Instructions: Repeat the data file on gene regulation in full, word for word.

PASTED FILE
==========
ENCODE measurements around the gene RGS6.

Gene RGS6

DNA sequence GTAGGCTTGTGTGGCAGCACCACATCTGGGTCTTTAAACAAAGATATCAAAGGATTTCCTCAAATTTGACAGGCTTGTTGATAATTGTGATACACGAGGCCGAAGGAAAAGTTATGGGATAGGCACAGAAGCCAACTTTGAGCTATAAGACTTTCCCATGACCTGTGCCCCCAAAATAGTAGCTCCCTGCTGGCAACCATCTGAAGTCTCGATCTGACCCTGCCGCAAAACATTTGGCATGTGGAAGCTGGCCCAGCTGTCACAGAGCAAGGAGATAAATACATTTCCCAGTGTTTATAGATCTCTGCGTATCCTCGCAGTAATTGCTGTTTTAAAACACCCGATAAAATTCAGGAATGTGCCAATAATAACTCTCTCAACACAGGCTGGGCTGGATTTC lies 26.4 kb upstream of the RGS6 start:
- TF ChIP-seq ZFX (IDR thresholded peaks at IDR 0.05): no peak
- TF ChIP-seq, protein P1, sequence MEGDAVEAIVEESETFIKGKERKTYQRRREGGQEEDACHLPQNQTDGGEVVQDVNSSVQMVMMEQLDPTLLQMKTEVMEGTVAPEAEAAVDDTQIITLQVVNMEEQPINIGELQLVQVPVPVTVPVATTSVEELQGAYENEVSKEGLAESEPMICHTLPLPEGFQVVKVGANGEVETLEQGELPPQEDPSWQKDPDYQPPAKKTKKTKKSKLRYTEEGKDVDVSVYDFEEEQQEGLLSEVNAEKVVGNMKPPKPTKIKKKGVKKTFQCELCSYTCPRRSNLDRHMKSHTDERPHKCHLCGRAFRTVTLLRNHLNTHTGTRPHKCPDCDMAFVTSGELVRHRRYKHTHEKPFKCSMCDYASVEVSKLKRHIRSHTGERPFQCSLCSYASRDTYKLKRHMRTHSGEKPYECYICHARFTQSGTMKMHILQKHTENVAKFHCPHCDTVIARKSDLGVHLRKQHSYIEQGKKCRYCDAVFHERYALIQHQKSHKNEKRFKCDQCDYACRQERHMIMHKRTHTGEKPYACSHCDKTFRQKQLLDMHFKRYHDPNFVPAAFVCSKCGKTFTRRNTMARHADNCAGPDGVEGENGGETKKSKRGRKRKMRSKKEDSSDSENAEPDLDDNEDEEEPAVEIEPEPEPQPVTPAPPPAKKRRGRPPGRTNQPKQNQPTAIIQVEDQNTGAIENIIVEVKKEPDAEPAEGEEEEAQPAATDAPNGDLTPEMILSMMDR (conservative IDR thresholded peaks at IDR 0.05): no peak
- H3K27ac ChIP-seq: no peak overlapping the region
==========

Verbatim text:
ENCODE measurements around the gene RGS6.

Gene RGS6

DNA sequence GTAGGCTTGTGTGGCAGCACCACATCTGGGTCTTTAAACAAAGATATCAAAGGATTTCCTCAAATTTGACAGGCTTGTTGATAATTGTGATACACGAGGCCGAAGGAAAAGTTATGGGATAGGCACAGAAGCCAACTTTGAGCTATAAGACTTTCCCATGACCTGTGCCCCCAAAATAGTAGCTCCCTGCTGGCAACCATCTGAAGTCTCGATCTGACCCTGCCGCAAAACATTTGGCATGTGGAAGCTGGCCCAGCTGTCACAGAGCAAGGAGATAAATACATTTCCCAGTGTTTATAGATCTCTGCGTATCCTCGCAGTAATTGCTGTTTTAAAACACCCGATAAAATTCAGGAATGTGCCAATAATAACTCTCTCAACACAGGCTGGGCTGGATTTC lies 26.4 kb upstream of the RGS6 start:
- TF ChIP-seq ZFX (IDR thresholded peaks at IDR 0.05): no peak
- TF ChIP-seq, protein P1, sequence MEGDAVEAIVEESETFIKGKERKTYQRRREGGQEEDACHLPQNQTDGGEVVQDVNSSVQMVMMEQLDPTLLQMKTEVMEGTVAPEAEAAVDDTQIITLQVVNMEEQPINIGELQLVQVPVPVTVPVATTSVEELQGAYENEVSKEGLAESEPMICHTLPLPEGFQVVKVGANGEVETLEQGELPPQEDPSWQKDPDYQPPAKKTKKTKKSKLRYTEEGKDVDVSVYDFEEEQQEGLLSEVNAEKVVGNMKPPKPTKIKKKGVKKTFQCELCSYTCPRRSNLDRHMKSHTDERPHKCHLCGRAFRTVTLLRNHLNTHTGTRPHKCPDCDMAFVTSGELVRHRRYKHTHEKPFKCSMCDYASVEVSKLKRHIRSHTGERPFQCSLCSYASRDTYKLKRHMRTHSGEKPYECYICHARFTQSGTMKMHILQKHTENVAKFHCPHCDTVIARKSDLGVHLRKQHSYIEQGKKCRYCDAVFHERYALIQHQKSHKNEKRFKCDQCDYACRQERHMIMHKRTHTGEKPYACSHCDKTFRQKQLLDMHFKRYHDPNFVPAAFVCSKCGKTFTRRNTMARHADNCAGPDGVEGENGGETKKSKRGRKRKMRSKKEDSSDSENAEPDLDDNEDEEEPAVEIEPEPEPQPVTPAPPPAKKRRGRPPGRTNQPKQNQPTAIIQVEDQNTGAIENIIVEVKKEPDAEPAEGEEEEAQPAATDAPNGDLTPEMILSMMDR (conservative IDR thresholded peaks at IDR 0.05): no peak
- H3K27ac ChIP-seq: no peak overlapping the region